Since the arrival of the first European explorer, probably the Spaniard Hernando de Soto in 1540, the Golden Isles of Georgia have been the setting for many significant events. Historical sites continue to draw thousands of visitors each year who are fascinated by the human dramas played out here.
While there are many sites of interest on the Golden Isles, weâ€™d like to highlight four attractions worth your time.
Christ Church, Frederica
Located in a beautiful grove on the north end of St. Simons Island, the site of this church was first distinguished by the preaching of John and Charles Wesley, who later founded the Methodist Church. The first church structure, built in 1820 via a land grant from the state of Georgia, was severely damaged when invading Union troops looted it and used it as a stable in June, 1863, during the Civil War. The Rev. Anson Phelps Dodge rebuilt the church in memory of his wife, Ellen, in 1884. A number of famous Georgians, such as novelist Eugenia Price and historian Lucien Knight, are buried in the cemetery here, along with centuries of explorers and settlers.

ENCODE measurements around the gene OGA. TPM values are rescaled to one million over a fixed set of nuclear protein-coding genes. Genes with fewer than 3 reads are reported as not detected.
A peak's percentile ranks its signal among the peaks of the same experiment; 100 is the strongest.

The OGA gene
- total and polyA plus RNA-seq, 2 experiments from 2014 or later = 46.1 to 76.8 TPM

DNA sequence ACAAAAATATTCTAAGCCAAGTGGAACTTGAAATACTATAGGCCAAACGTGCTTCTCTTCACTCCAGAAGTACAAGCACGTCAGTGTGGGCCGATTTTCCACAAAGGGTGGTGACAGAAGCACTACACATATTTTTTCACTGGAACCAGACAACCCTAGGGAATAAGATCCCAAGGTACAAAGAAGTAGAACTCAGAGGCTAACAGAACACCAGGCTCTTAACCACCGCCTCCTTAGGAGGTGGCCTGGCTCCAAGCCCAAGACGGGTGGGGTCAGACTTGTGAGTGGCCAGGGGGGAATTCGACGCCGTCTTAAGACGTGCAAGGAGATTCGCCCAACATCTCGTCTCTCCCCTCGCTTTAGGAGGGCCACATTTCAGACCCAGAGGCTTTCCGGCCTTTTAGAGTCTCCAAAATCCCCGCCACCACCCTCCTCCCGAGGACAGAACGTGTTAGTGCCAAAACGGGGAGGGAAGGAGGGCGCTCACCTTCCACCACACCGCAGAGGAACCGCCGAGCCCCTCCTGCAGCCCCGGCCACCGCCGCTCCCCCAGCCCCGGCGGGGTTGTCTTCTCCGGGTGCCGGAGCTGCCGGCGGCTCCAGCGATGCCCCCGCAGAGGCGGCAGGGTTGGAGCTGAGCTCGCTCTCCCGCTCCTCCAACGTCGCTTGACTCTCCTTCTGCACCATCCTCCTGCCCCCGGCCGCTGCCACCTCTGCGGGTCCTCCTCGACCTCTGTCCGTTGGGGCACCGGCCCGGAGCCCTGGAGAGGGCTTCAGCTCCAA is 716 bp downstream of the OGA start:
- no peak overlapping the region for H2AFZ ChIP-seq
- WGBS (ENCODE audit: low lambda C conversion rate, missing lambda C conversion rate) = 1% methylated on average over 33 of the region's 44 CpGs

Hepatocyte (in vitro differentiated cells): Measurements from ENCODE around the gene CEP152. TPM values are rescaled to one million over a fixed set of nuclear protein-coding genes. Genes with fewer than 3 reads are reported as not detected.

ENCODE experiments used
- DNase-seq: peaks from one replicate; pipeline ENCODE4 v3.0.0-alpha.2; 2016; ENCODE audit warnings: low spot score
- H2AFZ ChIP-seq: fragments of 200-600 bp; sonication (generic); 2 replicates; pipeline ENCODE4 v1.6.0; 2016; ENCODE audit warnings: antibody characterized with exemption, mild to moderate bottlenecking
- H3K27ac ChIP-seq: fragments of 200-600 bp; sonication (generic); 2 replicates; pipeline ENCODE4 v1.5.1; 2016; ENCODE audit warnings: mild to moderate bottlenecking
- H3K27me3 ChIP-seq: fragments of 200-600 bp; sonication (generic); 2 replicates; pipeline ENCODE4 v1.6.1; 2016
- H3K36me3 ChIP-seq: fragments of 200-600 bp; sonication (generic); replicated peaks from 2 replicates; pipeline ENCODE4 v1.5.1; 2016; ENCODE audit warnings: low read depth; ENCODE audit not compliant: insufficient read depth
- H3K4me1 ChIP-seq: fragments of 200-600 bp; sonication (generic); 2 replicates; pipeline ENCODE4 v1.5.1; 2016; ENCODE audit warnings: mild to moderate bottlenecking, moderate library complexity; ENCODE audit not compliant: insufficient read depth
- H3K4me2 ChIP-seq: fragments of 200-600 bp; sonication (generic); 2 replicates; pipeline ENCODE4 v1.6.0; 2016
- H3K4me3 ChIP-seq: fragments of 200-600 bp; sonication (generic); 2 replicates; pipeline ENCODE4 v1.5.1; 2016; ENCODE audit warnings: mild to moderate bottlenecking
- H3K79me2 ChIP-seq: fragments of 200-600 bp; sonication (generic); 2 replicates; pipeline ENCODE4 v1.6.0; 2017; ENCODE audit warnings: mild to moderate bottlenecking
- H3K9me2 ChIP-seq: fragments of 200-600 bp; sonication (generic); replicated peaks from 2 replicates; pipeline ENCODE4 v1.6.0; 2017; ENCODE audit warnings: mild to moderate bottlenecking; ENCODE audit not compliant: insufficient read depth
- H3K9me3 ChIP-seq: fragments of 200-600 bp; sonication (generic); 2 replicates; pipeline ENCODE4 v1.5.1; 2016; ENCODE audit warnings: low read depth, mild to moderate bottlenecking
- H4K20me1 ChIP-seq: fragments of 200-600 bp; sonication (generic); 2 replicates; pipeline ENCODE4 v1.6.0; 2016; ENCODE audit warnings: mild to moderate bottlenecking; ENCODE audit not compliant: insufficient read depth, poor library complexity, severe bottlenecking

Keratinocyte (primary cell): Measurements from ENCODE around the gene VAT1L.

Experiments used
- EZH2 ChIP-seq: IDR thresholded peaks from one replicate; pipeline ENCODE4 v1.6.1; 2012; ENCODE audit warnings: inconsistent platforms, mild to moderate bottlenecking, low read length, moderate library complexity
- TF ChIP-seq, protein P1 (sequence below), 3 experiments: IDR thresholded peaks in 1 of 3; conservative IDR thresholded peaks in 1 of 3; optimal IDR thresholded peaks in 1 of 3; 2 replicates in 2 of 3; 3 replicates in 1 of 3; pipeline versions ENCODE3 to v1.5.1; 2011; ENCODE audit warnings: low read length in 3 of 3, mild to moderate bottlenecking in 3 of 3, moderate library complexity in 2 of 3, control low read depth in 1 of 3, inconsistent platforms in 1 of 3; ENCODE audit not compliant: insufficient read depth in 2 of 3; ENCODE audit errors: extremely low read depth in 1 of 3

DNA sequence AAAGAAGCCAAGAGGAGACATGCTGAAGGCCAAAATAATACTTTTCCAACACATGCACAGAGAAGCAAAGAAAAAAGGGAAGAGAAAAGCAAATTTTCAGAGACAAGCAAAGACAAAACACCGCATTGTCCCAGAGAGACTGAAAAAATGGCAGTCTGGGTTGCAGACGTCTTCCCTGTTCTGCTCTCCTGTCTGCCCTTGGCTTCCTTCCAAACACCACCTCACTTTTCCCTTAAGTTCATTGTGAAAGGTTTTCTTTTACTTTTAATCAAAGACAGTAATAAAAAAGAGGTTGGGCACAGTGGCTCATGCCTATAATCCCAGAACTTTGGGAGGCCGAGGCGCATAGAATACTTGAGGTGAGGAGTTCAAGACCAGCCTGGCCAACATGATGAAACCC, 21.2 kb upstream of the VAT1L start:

Fort Frederica National Monument
Established by British Colonel James Oglethorpe to defend the Georgia coast from Spanish attack, the town was a destination for hundreds of colonists from England, Scotland, and the Germanic states. The fort became the epicenter of the Spanish-British quest for New World supremacy in the War of Jenkinsâ€™ Ear and the Battle of Bloody Marsh (1742) during which Oglethorpe won renown for his strategies. With the British victories, Spain retreated from further attempts to occupy the area.
Epworth by the Sea
A world-famous Christian conference and retreat center on the Frederica River, Epworth is home to the Arthur J. Moore Methodist Museum and Library. The museum contains historic paintings, letters, and porcelain, while the libraryâ€™s 6,000 books are available for research. The center also sponsors concerts, tours, camps and conferences year round.
Perhaps the most famous historic monument in the area, the original lighthouse, built in 1810, was 75 feet tall, topped by a 10-foot oil lamp. It warned ships away from the many sandbars along the coast. The original structure was destroyed by retreating Confederate soldiers to prevent its use by the Union during the Civil War. A new lighthouse was completed in 1872, and fitted with a biconvex Fresnel lens. After many renovations, the ownership of the lighthouse was transferred in 2004 to the Coastal Georgia Historical Society. In June 2010, the Society completed its most recent restoration.
With so much history in so beautiful a setting, it would take a lifetime to appreciate it all.